She adds, “That too, for a startup in health-tech, something I had zero knowledge of. But I figured it out, and now I can talk health with the best of the experts. Lastly, it’s ok to have things go badly once in a while. I have failed so many times in my career – as an employee, as a boss, as a founder. If I stopped moving forward, I would fail less, but I would also reduce my chances of success.”

Millennial young should trust their gut and potential

Ruchita Mishra, a senior executive in Supply Chain Management, has seen the workplace biases for over a decade now. Rising to leadership positions in a male dominated sector has not been easy. She says that millennial young should trust their gut and potential.

“From being the only woman who visited shop floor during my tenure at General Motors to now seeing several women picking up roles in supply chain, a lot has changed with time. During your initial days, stick to your organization longer so that you can develop a stronger foundation.”

Ruchita says it’s important to learn from everything around you. “For example, when I need to negotiate with suppliers, I take inspiration from how my mom does it while running the household. And when it comes to motherhood, always remember that SuperWoman is a myth, ask for help when you need it.”

Many Indian women vie to rise the corporate ladder in the tech industry. To those, I have few golden words from IIMC alumnus Disha Chhabra, a Product Manager at Google who has previously worked with Amazon, Paytm and Yatra.

“I have been fortunate to work across different sectors, functions and levels. One of the things I personally felt is that females are shy of asking for their due. Since I became more vocal of my work, my communication with stakeholders improved and I was recognized for my work. At one instance, I saw how I was being grossly underpaid from the rest of my peers, where a 5 minute conversation with my manager was all it took for a salary correction. And lastly, always think of career in the long term and not just a couple of years and immediate promotions. I forego an immediate salary jump to get into the profession of my choice and I don’t regret the choice.”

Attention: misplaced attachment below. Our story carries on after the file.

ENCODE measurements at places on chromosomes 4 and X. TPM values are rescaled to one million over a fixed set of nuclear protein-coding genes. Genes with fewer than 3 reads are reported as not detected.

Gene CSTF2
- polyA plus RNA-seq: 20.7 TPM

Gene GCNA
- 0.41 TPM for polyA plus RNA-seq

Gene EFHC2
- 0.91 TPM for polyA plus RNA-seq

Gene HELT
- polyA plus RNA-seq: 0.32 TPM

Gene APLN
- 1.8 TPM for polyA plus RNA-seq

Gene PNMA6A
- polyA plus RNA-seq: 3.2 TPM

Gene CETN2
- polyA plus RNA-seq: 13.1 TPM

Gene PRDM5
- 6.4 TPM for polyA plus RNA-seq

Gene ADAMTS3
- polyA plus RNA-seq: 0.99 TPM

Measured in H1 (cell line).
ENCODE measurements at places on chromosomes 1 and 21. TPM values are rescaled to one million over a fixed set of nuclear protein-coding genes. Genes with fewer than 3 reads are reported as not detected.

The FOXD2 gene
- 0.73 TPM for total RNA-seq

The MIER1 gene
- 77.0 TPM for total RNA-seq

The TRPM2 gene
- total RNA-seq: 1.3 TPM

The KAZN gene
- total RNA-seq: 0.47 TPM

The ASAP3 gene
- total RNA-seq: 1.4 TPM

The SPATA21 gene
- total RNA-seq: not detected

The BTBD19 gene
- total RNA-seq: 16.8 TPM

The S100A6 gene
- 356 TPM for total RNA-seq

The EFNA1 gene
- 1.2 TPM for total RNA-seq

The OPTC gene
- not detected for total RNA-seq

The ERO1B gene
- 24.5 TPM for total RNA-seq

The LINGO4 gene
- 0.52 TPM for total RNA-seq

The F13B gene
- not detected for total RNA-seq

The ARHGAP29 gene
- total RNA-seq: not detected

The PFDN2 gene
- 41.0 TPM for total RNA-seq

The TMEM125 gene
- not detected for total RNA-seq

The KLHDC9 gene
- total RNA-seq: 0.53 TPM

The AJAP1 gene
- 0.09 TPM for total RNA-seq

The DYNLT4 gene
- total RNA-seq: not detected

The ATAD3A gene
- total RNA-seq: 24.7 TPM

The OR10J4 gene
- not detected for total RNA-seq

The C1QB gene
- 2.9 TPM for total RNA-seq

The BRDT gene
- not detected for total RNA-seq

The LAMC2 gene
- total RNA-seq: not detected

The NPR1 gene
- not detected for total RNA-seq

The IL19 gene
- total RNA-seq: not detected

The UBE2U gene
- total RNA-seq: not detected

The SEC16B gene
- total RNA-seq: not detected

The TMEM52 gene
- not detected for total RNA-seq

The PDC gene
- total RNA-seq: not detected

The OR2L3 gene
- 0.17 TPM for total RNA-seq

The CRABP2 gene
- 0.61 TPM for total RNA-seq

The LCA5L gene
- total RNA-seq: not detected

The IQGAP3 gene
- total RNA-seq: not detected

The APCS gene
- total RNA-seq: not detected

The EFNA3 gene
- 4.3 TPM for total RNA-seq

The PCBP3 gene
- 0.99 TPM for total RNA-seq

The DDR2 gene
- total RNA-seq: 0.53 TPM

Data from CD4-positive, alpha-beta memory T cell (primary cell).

I saw how I was being grossly underpaid from the rest of my peers, where a 5 minute conversation with my manager was all it took for a salary correction – Disha Chhabra

Who said being a mom is a hurdle on your professional ambitions? Kuhoo Gupta, a talented singer, poet, and youtuber, founded ‘The K Junction’ – a platform for conscious parenting. She honestly shares her biggest dilemma when she chose to quit her IT career after getting a MTech degree from IIT Mumbai.

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“Sure, the job gave me a lot of money and job satisfaction but I had a yearning to do something else, for my own, to fulfill my soul’s purpose. It was after some personal life changing events, that I ‘had’ to quit the corporate. That propelled me to start my sacred entrepreneurship journey because I could not just sit around, doing nothing. In hindsight, I believe we should not let our educational qualifications govern what we do in life. Often we are driven by what the society thinks about a successful profession. Most choices we make are not coming from our own soul’s calling but from our childhood conditioning. My advice is to recognize our own key to a more fulfilling life. Hooking ourselves to a degree or an achievement in the past can limit our potential to grow.”

Sure, the job gave me a lot of money and job satisfaction but I had a yearning to do something else, for my own, to fulfill my soul’s purpose – Kuhoo Gupta

Lastly, as a woman who has led teams in India and abroad, who has worked in corporates and run her own venture, who has programmed C++ code for a living and authored multiple books – I believe women are uniquely poised to create an impact. By supporting women around us, by rising together as a united voice, we can break the barriers that limit us. Individually, we may not be the super woman but united, we are a super force.

Nistha Tripathi is the bestselling author of No Shortcuts that features the journeys of 15 successful founders from India. She is also the founder of Scholar Strategy, an education counselling company.